Steam Cloud is great. Spending a lunch hour playing Deus Ex: Human Revolution, able to pick straight up at the point that you left off last night at home, is the way all games should be. Unfortunately, not all Steam published games make use of this feature. If you want to spend an hour tidying your bookshelves in Skyrim, for example, you'll need to wait until you get back to your real home or faff around with memory sticks.
Unless you create your own private and near universal version of Steam Cloud, that is.
It's a fairly straightforward thing to do, and almost identical to the way I showed you how to free up space on SSD drives using symbolic links, or symlinks. There are two ways to use symlinks to access data created on another machine: the first involves leaving your PC at home on, port forwarding your router and sharing the contents of your My Documents files over the net, possibly laid bare for all to see. The second involves using a simple and free online web storage service which syncs a folder on your hard drive with other PCs, like Dropbox , SugarSync or Skydrive .
We'll be using the latter method. It's much, much easier.
Start off on the PC that you've been playing Skyrim (or any other Cloud-less game in need of syncing). Install your Dropbox-alike service.(opens in new tab)
Now head over to the folder where save games are stored. In Skyrim's case, by deafult it's My Documents>My Games>Skyrim>Saves. Back this up by making a copy in the same folder – just in case this all goes wrong. I can't stress how important this step is. I haven't tested this with every game in the world, there's a very good chance it might mess up our saves or fall foul of some obscure EULA that prohibits moving installation files around. I've not had any problems with it thus far, mind.
What's more, Dropbox-alike services only have limited space, which you might easily fill up with some games.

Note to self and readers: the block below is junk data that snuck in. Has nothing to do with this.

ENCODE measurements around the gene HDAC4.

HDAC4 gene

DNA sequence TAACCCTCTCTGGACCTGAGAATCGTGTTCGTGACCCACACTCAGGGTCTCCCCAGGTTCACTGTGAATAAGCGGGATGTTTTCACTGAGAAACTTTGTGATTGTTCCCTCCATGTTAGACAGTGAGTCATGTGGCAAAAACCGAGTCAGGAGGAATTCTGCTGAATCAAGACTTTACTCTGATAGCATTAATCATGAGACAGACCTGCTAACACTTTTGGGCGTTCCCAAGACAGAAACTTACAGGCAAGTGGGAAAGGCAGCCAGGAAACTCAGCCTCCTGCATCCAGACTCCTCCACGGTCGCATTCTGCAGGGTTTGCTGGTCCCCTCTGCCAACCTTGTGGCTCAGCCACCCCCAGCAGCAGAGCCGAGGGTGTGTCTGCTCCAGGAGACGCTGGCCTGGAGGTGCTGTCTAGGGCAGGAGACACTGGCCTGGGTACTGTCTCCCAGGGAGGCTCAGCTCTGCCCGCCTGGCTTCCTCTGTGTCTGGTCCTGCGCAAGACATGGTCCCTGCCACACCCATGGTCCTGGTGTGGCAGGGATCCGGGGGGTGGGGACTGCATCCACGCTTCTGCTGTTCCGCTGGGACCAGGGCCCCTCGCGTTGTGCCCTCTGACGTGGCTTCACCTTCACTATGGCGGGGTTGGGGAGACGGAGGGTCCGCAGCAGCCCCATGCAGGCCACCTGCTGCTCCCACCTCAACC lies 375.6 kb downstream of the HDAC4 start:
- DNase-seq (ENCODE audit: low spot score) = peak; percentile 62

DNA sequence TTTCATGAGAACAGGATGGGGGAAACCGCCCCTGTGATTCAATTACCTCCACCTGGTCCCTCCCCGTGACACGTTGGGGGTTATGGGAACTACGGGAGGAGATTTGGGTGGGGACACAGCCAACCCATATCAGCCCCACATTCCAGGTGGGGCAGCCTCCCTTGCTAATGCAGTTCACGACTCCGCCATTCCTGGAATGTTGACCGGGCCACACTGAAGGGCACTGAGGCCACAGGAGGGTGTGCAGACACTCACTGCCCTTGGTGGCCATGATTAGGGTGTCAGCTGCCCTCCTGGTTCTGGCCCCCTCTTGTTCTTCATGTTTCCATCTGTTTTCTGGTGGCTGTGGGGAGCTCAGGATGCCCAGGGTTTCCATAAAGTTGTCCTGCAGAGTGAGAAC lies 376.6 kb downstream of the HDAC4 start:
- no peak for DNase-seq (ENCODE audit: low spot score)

With the Save folder safely backed up, copy the original to your desktop, so that you have two copies, just in case. Now make another copy in your Dropbox folder – it's easiest to follow the same file structure as the game uses, for clarity's sake if you do this with a number of titles. So I've created the folder Dropbox>Skyrim>Saves which contains my save game details.(opens in new tab)
Go back to the 'real' Skyrim folder and delete the original Saves. You did back up three times, right?
Now you need to create a symbolic link inside the Skyrim folder pointing it at your new Dropbox save folder. Assuming everything is installed according to defaults, you can do this using the Command Prompt, and typing the following:
mklink /d “C:\Users\your name\Documents\My Games\Skyrim\Saves” “C:\Users\yourname\Dropbox\Skyrim\Saves”.(opens in new tab)
You'll need to customise the actual directory location if you've changed these at installation. What we've done here is tell Windows that if it ever looks for a folder called Saves in My Games>Skyrim, it should head on over to Dropbox>Sykrim>Saves to find it. If the Command Prompt terrifies you, there's a simple app called Symlinker //http://code.google.com/p/symlinker//which will do the same thing in a more friendly way.
Run the game on this PC once to make sure everything is working fine.
Now all you need to do is go to your second PC and follow exactly the same steps, except for the part about copying saves into your Dropbox folder. If you've done it right, they'll already be there and you can just symlink to them.
Congratulations, whichever PC you play on you'll now be using the latest version of your saves.